Sen. Paul Yuzyk imagined multiculturalism as Canada’s contribution to the world

Good long read by Joanna Smith for Multiculturalism Day, with its focus on Yuzyk highlighting the early bipartisan basis for multiculturalism:

In 1963, newly elected Liberal prime minister Lester Pearson had launched the Royal Commission on Bilingualism and Biculturalism as a response to growing tensions between English-speaking Canada and Quebec, where nationalism was on the rise. Paul Yuzyk had been named a Progressive Conservative senator for Manitoba that year. In his maiden speech in the red chamber early in 1964, he balked at this notion of cultural dualism.

Indigenous people were on the land long before the French and the British arrived, he said, and it was immigrants from elsewhere in Europe, including Ukrainians, who answered the call to settle the western provinces.

Those who did not descend from either of the so-called founding nations — the people Yuzyk referred to as the “third element” in Canadian society — saw their share of the population more than double since the turn of the century, he told his colleagues.

Multiculturalism — or “unity in continuing diversity,” as he also called it — should be celebrated as part of what makes Canadians who they are, he argued, but also Canada what it is.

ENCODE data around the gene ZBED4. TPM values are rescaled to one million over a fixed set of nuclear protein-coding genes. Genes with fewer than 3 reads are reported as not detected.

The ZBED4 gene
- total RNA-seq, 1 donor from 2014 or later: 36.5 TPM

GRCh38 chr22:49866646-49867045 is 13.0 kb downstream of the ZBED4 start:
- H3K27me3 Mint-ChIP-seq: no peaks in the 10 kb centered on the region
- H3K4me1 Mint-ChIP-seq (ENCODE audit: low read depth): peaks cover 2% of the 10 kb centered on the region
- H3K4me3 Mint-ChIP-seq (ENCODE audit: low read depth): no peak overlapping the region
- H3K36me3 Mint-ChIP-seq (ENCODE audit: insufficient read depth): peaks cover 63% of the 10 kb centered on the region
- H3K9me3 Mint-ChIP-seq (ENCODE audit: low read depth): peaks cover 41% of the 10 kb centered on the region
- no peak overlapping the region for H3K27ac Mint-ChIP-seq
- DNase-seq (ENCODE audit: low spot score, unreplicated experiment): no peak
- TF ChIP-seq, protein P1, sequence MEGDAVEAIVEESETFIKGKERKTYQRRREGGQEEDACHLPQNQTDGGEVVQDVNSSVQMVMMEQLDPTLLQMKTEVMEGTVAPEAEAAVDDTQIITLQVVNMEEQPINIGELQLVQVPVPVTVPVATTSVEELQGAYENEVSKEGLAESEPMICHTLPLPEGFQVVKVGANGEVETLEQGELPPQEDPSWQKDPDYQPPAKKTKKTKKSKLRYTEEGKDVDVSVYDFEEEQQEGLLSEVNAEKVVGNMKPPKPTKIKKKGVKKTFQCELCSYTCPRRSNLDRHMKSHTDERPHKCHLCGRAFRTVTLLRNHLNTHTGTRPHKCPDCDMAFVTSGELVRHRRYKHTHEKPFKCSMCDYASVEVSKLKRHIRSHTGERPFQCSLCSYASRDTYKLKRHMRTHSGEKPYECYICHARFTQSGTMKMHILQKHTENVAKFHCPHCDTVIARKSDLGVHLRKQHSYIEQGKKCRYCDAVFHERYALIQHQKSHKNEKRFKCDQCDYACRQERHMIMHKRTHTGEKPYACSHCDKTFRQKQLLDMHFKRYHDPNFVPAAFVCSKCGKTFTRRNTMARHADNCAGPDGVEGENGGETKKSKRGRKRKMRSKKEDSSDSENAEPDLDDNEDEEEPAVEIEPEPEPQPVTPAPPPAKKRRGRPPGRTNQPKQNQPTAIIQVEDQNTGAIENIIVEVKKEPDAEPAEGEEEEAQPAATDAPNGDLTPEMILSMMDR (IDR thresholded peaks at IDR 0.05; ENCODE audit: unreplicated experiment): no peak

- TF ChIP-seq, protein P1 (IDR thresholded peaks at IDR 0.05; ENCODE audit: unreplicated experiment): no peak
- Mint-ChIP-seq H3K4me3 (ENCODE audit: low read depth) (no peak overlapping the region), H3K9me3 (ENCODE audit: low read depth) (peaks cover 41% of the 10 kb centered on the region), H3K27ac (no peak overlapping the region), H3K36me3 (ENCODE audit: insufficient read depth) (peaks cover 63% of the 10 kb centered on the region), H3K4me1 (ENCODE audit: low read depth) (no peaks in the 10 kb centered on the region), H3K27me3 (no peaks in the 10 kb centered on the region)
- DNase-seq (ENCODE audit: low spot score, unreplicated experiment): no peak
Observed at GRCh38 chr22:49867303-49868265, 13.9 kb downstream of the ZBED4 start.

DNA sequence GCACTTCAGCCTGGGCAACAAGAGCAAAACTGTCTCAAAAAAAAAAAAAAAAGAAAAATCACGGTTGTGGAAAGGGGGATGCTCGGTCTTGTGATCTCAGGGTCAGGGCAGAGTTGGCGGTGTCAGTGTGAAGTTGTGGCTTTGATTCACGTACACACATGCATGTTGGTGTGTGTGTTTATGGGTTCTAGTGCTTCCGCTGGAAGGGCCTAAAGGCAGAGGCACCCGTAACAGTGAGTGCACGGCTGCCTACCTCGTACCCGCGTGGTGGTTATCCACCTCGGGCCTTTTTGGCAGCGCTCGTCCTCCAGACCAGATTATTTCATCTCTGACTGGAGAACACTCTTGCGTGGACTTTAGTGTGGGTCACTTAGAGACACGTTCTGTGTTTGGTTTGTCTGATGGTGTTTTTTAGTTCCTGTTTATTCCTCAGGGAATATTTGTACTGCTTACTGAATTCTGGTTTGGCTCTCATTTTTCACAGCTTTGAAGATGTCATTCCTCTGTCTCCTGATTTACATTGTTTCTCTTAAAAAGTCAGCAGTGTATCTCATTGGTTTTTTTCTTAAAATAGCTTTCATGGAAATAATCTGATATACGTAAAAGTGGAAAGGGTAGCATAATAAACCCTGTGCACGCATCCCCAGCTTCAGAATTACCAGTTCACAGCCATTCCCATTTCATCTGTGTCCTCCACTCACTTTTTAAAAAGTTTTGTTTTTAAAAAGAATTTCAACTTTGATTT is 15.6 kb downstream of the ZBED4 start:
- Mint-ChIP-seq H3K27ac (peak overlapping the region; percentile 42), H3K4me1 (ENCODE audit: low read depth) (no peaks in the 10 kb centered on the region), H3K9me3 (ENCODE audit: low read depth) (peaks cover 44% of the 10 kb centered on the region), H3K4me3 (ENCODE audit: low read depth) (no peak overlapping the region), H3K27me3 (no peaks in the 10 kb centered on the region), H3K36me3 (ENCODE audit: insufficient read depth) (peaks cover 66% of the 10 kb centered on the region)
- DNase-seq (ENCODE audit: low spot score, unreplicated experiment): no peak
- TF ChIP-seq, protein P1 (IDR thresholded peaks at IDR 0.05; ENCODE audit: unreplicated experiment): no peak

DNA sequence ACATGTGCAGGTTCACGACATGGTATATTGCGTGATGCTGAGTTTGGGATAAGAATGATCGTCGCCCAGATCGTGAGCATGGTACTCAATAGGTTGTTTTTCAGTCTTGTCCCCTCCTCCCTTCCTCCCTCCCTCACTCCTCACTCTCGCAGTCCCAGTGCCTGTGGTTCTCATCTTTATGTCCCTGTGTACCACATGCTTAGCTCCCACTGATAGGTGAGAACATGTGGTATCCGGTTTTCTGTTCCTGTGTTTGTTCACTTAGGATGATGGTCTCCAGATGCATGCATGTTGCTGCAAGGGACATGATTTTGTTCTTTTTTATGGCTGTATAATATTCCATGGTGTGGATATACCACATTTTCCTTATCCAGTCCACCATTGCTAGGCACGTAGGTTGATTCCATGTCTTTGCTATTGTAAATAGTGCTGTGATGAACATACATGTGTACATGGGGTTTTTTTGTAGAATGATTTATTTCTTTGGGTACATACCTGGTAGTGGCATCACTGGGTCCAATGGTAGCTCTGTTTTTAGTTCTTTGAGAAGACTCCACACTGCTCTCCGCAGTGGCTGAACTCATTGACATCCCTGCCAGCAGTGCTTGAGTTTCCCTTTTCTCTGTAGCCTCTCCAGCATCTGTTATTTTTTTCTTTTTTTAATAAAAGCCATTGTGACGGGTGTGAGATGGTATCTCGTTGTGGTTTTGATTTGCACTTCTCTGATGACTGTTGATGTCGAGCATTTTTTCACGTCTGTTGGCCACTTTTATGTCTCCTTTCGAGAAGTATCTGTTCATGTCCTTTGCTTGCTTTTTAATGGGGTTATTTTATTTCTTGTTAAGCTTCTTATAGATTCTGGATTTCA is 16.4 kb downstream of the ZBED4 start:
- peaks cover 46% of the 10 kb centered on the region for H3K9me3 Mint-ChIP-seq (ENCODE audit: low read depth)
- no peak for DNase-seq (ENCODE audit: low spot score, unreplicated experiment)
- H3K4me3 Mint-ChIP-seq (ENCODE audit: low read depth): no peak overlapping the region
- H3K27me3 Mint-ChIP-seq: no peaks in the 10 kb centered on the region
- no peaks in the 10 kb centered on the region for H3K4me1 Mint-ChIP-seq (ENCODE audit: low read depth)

“This principle, in keeping with the democratic way, encourages citizens of all ethnic origins to make their best contributions to the development of a general Canadian culture as essential ingredients in the nation-building process,” he said.


In response to intense lobbying by Yuzyk, Ukrainian community and other groups, the commission dedicated the fourth volume of its report to the contributions of ethnic groups and recommended ways to foster and protect their cultural and linguistic development.

On October 8, 1971, Liberal prime minister Pierre Trudeau responded by unveiling his government’s new multiculturalism policy.

“Although there are two official languages, there is no official culture, nor does any ethnic group take precedence over any other,” Trudeau said in the House of Commons.

“It was just such a vindication and an acceptance of the reality in Canada,” said Vera Yuzyk.

The focus on multiculturalism was happening as Canada was also opening its borders to a greater diversity of immigrants. In 1967, it became the first country in the world to introduce a points-based system that linked permanent residency to the ability to contribute to Canada.

The doors would open wider still a few years later, allowing for more immigration based on family reunification and refugees, boosting the number of newcomers from non-European countries.

Source: Sen. Paul Yuzyk imagined multiculturalism as Canada’s contribution to the world | National Post

About Andrew
Andrew blogs and tweets public policy issues, particularly the relationship between the political and bureaucratic levels, citizenship and multiculturalism. His latest book, Policy Arrogance or Innocent Bias, recounts his experience as a senior public servant in this area.

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